January 14, 2011
The Rise Of In-App Purchasing
I spoke at length with Flurry VP of marketing Peter Farago about advertising apps and advertising in apps on Wednesday and he wasn't surprised that traditional advertising doesn't work well as a way to promote or monetize mobile apps.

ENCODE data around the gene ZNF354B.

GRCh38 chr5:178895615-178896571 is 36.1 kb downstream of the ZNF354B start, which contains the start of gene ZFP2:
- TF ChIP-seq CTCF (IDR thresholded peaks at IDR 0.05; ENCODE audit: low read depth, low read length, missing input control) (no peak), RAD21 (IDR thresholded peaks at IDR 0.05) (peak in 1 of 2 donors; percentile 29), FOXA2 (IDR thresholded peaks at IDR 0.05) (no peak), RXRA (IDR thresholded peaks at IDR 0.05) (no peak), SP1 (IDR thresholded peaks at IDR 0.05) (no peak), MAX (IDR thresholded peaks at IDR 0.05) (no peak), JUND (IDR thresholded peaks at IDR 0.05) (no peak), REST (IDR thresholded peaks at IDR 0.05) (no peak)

"Monetizing by banner ads doesn't pay the bills," he said. "The problem with online advertising is there's way too much inventory." With so many places to advertise, he suggests, advertisers' inventory is basically worthless. Perhaps not entirely worthless: To date with Blocfall Free, I've earned about $30 from AdMob ads in the game in the past thirty days, based on around 10,000 ad impressions. But I'd need orders of magnitude more users to generate meaningful income from ads. Too bad I didn't design the game to support in-app purchasing. As Farago sees it, in-app purchasing has become the most effective revenue stream for developers, outpacing revenue from paid apps and revenue from in-app advertising. In-app purchasing involves selling players virtual goods related to the game they're playing or to other games. "At the end of the day, you can take hundreds of dollars from the same consumer who wouldn't pay $0.99," he said. Farago wrote in more detail about the trend last October. Flurry's App Circle advertising program can be thought of as a form of in-app purchasing, where apps themselves represent the virtual goods being bought. It allows users to acquire games, with developers footing the bill for every installation. Revenue flows to Flurry and the app developers participating as publishers -- they display the CPI ads for other people's apps in their apps. Farago likens Flurry's approach to Amazon's in that its system attempts to recommend apps to those likely to be interested. There are some 8000 developers participating in App Circle at the moment, he said, noting that the service opened in August and has been doubling in revenue every month since. There are other CPI services available, each presumably with its own merits. I hear good things about Tapjoy, though I have yet to try it. There's Burstly and MdotM, too. Initially, I opted for Flurry because it's supported in Ansca Mobile's Corona SDK, the development framework I used to write Blocfall. And at least until Flurry works out the oddities in its system that allow such unexpectedly affordable user acquisition, I'm likely to stick with it. Flurry users may appreciate another trick: If your promotional campaign is generating fewer impressions over time, as seems to be natural, delete it, recreate it, and relaunch it. Flurry currently has no memory of whether your ad performs well or poorly, so it begins all campaigns with a high volume of impressions and then throttles back based on ad performance. Thus, recreating an old Flurry campaign relaunches it with at a high rate of impressions, increasing the chances of an app installation. Farago likens this situation to the movie Groundhog Day, in which the protagonist lives the same day over and over, and suggests the loophole will be addressed sooner or later. And that's the final lesson I learned: The market and its opportunities change. What worked yesterday may not work tomorrow. Be ready to move when the door is open.
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